Marc Grandia and Campari FFF finished second in the CCI4*-L. Sherry Stewart Photo

And McKinlaigh? “Oh, he would have loved it!” Schulz said of the horse, who enjoyed 10 years of green pasture retirement before his death last January.

As is typical of upper-level West Coast eventing, the FEI divisions were small compared with East Coast competitions. The inaugural CCI4*-L was all set for a big launch last year until the pandemic. This year, reshuffled schedules and general uncertainly likely contributed to a lower turnout, although nearly 500 horses competed from 4*-L through beginner novice.

With only four contenders after a fifth withdrew during Thursday’s jog, the 4*-L field still faced the level’s normal challenges. Second-place finisher Campari FFF, campaigned by Marc Grandia, was the only entry to have run the level before.

Levine and Cinzano added only .8 time faults to their dressage score to finish on a 32.3. Grandia and Campari picked up 2 time penalties over Marc Donovan’s twisty, technical show jumping course, holding their runner-up position on a 38.3.

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Amber Levine and Cinzano over the last fence of the 4*-L cross-country course. Kim F. Miller/The West Equestrian Photo

Grandia, a Washington-based professional, has been designing Twin Rivers’ lower-level cross-country courses since he started wintering here four years ago.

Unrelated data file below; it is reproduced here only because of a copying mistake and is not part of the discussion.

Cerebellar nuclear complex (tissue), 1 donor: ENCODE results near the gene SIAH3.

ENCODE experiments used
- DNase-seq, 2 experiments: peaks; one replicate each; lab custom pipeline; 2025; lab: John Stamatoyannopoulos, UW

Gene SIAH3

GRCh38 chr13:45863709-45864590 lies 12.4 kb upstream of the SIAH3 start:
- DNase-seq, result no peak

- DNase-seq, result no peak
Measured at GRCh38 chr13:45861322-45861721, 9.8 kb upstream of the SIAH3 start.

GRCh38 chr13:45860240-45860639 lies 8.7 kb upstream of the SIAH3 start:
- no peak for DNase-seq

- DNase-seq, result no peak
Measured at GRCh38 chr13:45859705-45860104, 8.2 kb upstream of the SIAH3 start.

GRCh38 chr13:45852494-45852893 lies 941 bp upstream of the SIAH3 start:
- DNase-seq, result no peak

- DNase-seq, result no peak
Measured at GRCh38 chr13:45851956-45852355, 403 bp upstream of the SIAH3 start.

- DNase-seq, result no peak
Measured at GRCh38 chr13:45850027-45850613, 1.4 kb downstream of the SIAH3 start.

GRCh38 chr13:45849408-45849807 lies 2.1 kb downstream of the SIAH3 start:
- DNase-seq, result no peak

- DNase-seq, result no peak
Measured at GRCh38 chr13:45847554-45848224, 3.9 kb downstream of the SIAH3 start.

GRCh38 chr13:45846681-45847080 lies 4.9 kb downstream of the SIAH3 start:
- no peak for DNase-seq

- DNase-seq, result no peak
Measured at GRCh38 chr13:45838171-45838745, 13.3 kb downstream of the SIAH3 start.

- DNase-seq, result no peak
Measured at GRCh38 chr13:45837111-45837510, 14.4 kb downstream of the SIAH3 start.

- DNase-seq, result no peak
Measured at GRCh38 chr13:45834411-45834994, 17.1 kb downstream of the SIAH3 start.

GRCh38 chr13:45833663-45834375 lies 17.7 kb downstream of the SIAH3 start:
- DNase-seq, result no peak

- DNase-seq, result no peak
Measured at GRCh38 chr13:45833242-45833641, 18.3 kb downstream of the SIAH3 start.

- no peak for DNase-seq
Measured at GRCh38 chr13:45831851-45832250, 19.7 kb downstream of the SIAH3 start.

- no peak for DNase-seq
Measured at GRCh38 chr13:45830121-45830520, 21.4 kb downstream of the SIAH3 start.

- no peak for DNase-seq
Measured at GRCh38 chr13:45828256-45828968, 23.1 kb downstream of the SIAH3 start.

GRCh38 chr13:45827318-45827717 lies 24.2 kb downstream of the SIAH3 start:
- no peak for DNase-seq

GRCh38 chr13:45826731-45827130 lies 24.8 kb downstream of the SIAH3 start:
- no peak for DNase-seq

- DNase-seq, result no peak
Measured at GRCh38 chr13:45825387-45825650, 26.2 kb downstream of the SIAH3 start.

Lauren Burnell & Counterpoint, 3*S, 1st after D & sj_O0A1311
Lauren Burnell and Counterpoint won the CCI3*-S. Kim F. Miller/The West Equestrian Photo

Eighteen-year-old Alina Patterson of Washington and her own Flashback won their first CCI3*-L on a 35.2. They had two rails in hand after a clear, fast cross-country round, so the one they dropped in show jumping didn’t alter the standings in the three-horse field.

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Alina Patterson and Flashback won the CCI3*-L. Sherry Stewart Photo

“He was incredible in all three phases, starting with being super in the sand box,” Patterson said. “On cross-country he never got tired, and he had plenty in the tank today.”

She thanked her coach, John Camlin of Caber Farms, and her parents for helping her achieve this win. Flashback’s trip home will include “all the treats he wants, then he’ll have two well-deserved weeks off.”